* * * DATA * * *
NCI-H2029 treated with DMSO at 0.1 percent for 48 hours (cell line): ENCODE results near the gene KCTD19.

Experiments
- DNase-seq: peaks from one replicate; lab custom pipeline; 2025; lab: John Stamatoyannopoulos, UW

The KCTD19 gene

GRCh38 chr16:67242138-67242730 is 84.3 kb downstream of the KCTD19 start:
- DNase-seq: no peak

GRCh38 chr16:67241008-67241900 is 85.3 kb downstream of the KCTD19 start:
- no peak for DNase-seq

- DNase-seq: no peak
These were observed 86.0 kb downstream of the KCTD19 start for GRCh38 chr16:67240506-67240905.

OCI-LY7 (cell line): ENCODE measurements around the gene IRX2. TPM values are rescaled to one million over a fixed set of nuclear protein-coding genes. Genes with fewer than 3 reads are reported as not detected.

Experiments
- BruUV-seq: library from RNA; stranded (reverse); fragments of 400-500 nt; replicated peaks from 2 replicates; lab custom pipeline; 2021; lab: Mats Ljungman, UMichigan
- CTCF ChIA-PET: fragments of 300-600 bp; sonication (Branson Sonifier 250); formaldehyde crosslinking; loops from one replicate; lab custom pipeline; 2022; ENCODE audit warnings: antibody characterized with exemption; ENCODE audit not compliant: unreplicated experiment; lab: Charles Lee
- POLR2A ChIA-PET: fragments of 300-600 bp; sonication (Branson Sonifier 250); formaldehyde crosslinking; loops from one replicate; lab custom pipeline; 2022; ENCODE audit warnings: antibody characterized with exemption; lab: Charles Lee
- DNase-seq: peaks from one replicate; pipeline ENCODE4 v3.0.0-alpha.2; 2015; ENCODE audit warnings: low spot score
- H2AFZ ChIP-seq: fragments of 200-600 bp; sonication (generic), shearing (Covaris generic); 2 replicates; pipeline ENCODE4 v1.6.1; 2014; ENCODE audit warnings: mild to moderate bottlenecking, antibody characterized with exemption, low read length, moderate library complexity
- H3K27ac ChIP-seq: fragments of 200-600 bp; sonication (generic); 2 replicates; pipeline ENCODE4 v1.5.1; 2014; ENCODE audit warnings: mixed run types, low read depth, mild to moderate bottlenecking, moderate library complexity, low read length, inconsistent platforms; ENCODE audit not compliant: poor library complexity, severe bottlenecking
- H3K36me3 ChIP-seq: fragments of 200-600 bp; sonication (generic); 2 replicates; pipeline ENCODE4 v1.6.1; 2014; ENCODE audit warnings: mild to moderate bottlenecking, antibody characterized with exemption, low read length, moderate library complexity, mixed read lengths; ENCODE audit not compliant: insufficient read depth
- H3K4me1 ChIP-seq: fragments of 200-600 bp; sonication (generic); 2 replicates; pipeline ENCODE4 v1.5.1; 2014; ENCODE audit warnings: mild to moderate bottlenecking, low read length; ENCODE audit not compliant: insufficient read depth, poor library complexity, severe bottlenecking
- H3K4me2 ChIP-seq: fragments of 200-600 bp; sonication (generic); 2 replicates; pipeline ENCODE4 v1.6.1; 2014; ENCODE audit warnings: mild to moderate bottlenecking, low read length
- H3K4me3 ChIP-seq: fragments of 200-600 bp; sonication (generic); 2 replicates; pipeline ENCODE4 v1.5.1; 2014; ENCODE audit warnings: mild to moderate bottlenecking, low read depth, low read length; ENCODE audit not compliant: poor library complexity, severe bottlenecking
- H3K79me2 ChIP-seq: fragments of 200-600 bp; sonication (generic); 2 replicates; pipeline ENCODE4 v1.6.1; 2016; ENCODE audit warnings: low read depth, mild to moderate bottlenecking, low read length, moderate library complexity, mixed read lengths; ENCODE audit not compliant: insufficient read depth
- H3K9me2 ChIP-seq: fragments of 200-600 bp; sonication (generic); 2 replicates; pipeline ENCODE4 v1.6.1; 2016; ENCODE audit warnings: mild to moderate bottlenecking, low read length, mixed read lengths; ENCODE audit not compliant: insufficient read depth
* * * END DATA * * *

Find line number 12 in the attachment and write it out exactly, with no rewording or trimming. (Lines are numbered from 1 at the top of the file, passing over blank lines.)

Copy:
Experiments